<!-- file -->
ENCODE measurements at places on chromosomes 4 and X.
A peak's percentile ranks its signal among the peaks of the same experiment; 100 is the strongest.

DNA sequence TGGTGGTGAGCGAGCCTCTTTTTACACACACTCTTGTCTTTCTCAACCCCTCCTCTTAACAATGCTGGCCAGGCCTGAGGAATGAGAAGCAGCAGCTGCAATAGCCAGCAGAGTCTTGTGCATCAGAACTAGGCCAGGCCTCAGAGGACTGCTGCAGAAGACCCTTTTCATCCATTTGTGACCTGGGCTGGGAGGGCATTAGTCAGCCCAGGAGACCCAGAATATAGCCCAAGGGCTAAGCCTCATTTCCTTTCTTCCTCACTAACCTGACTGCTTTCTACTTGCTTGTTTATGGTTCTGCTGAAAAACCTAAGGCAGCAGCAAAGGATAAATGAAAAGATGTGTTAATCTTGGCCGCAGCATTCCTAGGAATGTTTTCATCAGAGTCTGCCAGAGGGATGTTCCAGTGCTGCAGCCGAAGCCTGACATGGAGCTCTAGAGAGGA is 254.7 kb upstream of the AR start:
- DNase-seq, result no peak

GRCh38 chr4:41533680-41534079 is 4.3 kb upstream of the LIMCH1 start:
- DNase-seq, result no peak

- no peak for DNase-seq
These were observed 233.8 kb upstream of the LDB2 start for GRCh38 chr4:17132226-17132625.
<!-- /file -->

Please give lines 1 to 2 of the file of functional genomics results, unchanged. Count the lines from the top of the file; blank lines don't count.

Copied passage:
ENCODE measurements at places on chromosomes 4 and X.
A peak's percentile ranks its signal among the peaks of the same experiment; 100 is the strongest.